A few things to point out here before I delve into these comparables. For one, I understand that the picks acquired are probably low first rounders along with a mixture of some salary dumps. However, the most significant thing to look at is how the Leafs approached the playoffs. As stated earlier, the biggest need was on the back end for the Leafs- yet they didn't upgrade. So if you're Lamoriello and co. you're essentially going into the playoffs with a hopeful attitude but not one where you feel the need to go all in- a.k.a a playoff run where more than likely, you truly don't believe its your year to win the Stanley Cup. At the end of the day, the Leafs are a young team still in the midst of a rebuild. What they have accomplished thus far should not be overlooked by a hypersensitive Toronto media that is constantly looking for a new story to write about. So, by that logic, the question remains: with JVR's contract expiring, with his return being deemed as highly unlikely, and management essentially taking a "lets wait and see" approach, why didn't the Leafs cash in on JVR for the future? Had they done that they could of easily gotten a return that would of been higher than both Detroit and New York's respectivley while still maintaining their original thought process and outlook going into the playoffs. But instead, JVR, a 36 goal winger will walk free and the Leafs did not get past the first round. Despite all this, I understand the Leafs wanted to assemble the most competitive roster they could going into the playoffs, but if you're not willing or able to upgrade your BIGGEST need on the back end, you clearly are not convinced that you are a Stanley Cup contender.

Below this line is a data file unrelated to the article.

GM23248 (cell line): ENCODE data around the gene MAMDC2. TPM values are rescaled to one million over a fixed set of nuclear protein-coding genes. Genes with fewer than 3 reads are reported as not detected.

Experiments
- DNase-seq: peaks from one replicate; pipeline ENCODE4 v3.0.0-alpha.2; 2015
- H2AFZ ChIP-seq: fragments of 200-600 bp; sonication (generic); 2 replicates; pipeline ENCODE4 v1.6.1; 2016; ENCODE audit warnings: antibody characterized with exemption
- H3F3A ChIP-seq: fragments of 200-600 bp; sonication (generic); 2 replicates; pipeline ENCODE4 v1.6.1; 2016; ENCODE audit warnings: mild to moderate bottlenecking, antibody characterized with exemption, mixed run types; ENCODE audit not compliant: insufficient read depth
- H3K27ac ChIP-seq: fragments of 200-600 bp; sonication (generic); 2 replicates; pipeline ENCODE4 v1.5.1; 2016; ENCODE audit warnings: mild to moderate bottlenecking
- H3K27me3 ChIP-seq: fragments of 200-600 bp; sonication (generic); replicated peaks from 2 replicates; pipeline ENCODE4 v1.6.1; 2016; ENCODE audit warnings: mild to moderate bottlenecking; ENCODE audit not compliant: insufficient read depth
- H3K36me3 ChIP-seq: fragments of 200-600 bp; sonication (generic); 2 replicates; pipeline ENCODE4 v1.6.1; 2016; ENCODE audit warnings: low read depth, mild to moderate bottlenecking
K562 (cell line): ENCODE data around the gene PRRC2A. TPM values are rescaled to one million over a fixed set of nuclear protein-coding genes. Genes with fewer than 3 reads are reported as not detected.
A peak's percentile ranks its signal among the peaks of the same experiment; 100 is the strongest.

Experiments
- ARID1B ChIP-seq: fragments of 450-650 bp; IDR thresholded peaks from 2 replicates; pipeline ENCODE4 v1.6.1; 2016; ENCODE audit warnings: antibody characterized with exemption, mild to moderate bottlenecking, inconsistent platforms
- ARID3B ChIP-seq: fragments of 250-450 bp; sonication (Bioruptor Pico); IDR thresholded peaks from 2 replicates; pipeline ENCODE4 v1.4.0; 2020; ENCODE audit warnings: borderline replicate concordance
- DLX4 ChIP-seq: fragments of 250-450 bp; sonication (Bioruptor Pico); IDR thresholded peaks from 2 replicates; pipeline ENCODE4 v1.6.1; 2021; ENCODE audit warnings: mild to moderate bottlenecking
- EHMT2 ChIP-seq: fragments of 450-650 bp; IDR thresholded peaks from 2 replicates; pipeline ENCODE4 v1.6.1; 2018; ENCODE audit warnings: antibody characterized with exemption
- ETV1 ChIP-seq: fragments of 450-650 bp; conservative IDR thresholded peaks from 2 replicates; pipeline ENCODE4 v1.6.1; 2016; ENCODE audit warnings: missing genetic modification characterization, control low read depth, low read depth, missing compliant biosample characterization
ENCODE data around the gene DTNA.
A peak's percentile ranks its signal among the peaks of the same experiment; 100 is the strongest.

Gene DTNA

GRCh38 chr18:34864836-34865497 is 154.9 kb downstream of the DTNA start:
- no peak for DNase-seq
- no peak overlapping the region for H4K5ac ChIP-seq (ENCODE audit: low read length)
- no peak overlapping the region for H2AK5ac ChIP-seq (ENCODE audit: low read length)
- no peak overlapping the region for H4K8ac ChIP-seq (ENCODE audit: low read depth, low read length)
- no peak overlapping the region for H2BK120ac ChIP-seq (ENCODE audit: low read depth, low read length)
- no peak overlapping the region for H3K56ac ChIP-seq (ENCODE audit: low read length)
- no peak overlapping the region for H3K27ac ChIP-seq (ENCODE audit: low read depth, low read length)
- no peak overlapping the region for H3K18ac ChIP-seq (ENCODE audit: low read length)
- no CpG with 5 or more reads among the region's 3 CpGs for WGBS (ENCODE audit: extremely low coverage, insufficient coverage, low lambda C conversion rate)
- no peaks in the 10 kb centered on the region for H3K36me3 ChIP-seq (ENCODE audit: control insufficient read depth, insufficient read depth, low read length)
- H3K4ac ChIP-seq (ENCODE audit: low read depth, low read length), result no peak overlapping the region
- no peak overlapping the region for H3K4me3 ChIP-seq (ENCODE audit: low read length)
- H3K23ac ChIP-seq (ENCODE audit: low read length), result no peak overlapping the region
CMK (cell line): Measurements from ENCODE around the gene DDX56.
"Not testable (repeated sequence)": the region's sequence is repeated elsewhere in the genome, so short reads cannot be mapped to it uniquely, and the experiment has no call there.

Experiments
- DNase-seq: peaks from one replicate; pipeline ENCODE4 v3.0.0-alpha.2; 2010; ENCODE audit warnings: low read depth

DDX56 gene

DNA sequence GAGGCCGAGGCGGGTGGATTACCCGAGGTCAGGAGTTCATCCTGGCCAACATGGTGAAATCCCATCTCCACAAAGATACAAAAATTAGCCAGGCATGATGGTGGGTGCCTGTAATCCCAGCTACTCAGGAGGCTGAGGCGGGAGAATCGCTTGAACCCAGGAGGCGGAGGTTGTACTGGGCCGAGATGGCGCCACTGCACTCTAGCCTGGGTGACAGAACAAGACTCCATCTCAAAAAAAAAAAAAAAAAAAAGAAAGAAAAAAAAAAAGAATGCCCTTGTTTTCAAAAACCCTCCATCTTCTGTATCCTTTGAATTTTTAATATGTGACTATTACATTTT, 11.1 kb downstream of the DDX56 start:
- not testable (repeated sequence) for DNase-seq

Furthermore, JVR averaged a shade less than 15:00 minutes per game. If we take a look at that stat, JVR slotted as 10th on the team in most ice time for a forward. TENTH. Despite him potting 36 goals, this stat screams out at the fact Mike Babcock basically viewed JVR as a defensive liability who can only be put out in offensive situations or on the power play. If you ask me, hauling in a first round pick and prospect(s), would have been a much better option for the Leafs as opposed to holding on to a piece that would not only leave at the end of the season, but was only utilized for one playoff round. Had the Leafs acquired picks and prospects for a valuable piece like JVR that would of undoubtedly been a big acquisition for a contending team that could use additional scoring (*cough San Jose, *cough Nashville), the Leafs could of used those assets in a possible package deal in a bigger summer trade that could of helped them solve some woes on the back end. All in all, the logic behind keeping JVR makes sense on one hand, but I truthfully think a trade for him would of been a much better move in the long run.